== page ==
My son, who is now an independent adult, introduced me to Brené Brown when he was a student in college. He had seen her TED Talk on Vulnerability and wanted me to see it to understand what he had been thinking about. She was able to put his thoughts to words. Years later I met Brené at a conference in London England at the annual gathering of the International Coaching Federation. She was the keynote speaker.
Her message remains powerful……please share her book Daring Greatly with someone you love.
Here is a recent article, her response to the Adam Grant New York Times Op/Ed:
Unless You’re Oprah, ‘Be Yourself’ Is Terrible Advice
We love buzzwords and catchphrases—until the split second that we don’t.Authenticity is the perfect
example. The first time I used the term was to describe a collection of behaviours that had emerged as important in my dissertation research (2001). In the time that I’ve been studying and writing about authenticity the word has become so overused that it has almost lost its meaning. It’s an eye-roller. You canoften chart the demise of a good word or phrase to the minute advertisers start using it to sell us everything from underwear to tortilla chips.
Unfortunately, the problem that drove authenticity’s popularity in the culture has not gone away. We are sick of the hustle and the bullshit and the fakery. We are tired of trying to live up to impossible ideals, and messy and real over pretending and people-pleasing every time.
The definition of authenticity that I use in my work (The Gifts of Imperfection andDaring Greatly) is long and nuanced. Grant pulled nine words out of context. Why? Because using the central part of my definition of authenticity would have bankrupted his entire argument that authenticity is the mindless spewing of whatever you’re thinking regardless of how your words affect other people.
In my research I found that the core of authenticity is the courage to be imperfect, vulnerable, and to set boundaries.
For all of us who try to put this definition into practice on a daily basis, I would argue that authenticity requires almost constant vigilance and awareness about the connections between our thoughts, emotions, and behaviors. It also means staying mindful about our intentions. Real authenticity actually requires major self-monitoring and isn’t, as Grant proposes, the lack of self-monitoring. In fact, setting boundaries is, by definition, self-monitoring – it’s thinking about what you’re sharing, why you’re sharing it, and with whom you should be sharing it.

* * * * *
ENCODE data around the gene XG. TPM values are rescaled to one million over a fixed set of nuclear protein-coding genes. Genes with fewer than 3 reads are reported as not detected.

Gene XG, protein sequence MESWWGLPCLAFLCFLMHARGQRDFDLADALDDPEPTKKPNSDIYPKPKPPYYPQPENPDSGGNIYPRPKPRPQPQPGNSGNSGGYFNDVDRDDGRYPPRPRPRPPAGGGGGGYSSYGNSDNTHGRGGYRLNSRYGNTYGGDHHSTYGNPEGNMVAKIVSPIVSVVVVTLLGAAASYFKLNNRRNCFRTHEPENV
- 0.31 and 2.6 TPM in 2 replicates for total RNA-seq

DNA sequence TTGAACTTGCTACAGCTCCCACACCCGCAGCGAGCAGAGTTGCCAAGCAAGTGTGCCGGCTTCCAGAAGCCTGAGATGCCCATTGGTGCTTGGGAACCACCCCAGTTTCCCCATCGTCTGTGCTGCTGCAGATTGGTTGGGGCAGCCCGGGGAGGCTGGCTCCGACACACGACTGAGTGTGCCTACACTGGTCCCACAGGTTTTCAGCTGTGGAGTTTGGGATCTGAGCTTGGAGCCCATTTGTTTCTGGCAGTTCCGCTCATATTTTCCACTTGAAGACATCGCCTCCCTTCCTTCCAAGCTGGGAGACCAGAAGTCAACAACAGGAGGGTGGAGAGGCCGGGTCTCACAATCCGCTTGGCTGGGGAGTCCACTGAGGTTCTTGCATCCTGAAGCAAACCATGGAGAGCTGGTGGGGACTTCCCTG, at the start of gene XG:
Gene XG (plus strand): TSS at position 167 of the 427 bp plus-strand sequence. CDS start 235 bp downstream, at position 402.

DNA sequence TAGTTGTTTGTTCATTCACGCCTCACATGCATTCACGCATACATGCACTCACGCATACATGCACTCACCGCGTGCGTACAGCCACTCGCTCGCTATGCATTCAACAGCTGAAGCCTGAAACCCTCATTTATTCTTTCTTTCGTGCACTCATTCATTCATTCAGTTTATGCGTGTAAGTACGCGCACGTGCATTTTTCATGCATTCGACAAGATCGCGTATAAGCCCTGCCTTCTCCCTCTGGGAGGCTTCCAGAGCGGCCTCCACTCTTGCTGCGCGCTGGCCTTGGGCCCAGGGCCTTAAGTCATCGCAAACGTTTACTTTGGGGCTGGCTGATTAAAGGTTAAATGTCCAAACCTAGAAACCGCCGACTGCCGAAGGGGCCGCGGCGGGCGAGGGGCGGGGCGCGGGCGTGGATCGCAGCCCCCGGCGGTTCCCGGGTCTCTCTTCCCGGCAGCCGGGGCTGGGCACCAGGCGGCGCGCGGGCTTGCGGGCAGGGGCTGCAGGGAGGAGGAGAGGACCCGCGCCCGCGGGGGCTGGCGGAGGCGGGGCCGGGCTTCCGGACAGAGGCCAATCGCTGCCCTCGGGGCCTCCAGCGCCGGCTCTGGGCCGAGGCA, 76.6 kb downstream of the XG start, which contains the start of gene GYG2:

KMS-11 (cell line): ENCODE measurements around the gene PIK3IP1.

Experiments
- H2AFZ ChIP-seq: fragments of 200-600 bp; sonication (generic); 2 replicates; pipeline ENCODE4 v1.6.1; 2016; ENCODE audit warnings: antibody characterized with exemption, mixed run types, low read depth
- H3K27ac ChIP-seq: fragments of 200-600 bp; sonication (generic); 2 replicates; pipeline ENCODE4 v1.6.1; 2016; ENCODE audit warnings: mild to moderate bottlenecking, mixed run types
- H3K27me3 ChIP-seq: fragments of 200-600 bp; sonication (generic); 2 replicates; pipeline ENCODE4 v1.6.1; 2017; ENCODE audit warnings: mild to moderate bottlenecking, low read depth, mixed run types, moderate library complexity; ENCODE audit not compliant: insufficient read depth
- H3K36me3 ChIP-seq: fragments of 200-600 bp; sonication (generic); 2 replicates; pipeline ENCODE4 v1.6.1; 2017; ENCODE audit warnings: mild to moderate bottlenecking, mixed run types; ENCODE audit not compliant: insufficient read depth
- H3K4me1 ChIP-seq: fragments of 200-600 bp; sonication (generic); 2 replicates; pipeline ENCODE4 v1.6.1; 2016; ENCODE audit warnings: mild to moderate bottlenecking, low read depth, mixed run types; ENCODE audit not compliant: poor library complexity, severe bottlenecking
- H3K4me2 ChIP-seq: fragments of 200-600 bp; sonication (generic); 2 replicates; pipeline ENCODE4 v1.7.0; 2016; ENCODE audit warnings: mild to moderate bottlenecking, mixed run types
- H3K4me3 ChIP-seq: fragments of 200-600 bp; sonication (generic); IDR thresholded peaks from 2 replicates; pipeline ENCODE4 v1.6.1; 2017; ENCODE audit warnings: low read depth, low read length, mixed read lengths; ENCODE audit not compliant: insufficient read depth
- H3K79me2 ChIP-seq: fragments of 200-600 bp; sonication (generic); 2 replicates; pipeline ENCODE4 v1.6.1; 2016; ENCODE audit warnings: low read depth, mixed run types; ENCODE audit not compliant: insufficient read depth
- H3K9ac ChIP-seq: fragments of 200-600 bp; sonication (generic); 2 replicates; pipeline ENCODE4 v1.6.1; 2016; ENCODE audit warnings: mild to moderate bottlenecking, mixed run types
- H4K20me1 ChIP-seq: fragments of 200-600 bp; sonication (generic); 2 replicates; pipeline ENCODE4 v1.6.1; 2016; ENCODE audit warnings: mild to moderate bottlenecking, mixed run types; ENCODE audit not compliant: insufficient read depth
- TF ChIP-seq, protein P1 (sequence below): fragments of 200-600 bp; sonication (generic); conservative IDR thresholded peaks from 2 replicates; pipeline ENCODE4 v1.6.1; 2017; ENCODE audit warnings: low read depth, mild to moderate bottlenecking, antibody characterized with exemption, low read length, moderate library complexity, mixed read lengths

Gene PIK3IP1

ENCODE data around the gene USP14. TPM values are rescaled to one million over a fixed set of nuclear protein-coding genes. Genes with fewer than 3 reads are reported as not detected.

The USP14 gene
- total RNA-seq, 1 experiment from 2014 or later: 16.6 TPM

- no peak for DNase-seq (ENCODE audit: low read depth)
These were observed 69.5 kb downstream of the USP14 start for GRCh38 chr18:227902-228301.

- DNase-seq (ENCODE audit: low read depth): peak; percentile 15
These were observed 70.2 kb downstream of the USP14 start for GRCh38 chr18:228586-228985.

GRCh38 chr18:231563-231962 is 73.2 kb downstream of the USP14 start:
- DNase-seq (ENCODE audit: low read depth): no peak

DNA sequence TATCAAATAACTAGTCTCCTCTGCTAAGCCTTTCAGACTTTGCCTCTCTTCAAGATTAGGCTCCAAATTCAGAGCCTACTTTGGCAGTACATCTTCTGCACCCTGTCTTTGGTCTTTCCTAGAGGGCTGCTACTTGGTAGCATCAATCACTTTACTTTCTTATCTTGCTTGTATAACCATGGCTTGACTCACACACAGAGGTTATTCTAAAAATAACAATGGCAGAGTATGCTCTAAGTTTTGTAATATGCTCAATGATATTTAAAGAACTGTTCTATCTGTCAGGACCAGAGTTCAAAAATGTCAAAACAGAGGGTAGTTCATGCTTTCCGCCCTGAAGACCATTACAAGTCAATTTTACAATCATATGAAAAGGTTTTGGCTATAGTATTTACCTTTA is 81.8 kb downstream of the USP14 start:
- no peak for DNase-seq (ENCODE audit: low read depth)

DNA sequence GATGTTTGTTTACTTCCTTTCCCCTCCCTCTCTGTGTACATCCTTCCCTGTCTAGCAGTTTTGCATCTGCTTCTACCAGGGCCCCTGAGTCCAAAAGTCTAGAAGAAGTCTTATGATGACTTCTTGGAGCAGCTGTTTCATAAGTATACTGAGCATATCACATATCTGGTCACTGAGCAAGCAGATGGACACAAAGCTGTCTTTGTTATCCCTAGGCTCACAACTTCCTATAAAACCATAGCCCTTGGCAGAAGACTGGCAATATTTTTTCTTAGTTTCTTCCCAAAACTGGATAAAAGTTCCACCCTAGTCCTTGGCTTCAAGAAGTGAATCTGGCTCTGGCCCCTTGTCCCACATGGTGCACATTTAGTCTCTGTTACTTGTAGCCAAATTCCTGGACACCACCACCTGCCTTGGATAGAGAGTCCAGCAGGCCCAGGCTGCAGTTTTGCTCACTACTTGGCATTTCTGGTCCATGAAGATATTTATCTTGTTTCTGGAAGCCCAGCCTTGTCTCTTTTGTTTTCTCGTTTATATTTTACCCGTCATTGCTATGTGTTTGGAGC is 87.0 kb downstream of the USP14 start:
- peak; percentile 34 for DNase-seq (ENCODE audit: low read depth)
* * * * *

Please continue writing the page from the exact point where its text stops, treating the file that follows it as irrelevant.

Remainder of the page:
Many of the behaviors that Grant associates with authenticity don’t reflect the courage to be imperfect, vulnerable, or to set boundaries. They actually reflect crude, negative gender stereotypes. Male authenticity is associated with being hurtful, arrogant, manipulative, overbearing, and, in plain speak, an asshole. I know and work with many courageous, vulnerable, and authentic male leaders and I’d use the word inspiring to describe them.
Additionally, Grant has sketched out a highly gendered caricature of authentic women with selective links to articles about female leaders crying and not owning their power. I also know and work with many courageous, vulnerable, authentic female leaders and I’d use the same word to describe them – inspiring.
What’s interesting is that the biggest shame trigger for men is “don’t be perceived as weak.” For women, shame is “Do it all, do it perfectly, and never let them see you sweat.” Basically, Grant is suggesting that rather than creating cultures that invite people to take off these gender straightjackets, we should keep hustling for our worth. No thanks. Hustling gets in the way of good work and we’ve got big problems to solve.
We need braver, more authentic leaders. We need cultures that support the idea that vulnerability is courage and also the birthplace of trust, innovation, learning, risk-taking, and having tough conversations.
“Don’t be yourself” is terrible advice. Trying to weaponize authenticity feels gimmicky and opportunistic. Quoting my definition was a choice. So was perverting it. Grant’s question is relevant, but his conclusions and the presentation of those ideas lack both authenticity and sincerity.
And as a researcher who has spent the past five years working with leaders all over the world – ranging from military leaders and Fortune 500 CEOs to creatives and entrepreneurs – I believe that buried under Grant’s faulty theorizing is a profoundly important question:
If we really want more authenticity and vulnerability, and we know that it leads to more creativity and innovation, then why do we continue to create organization and family cultures that punish people for showing up as their whole selves? And, does a call for less authenticity move us away from our goals while propping up dehumanizing cultures?
If you would like more information please email me, Laurie O’Donnell at laurie-odonnell@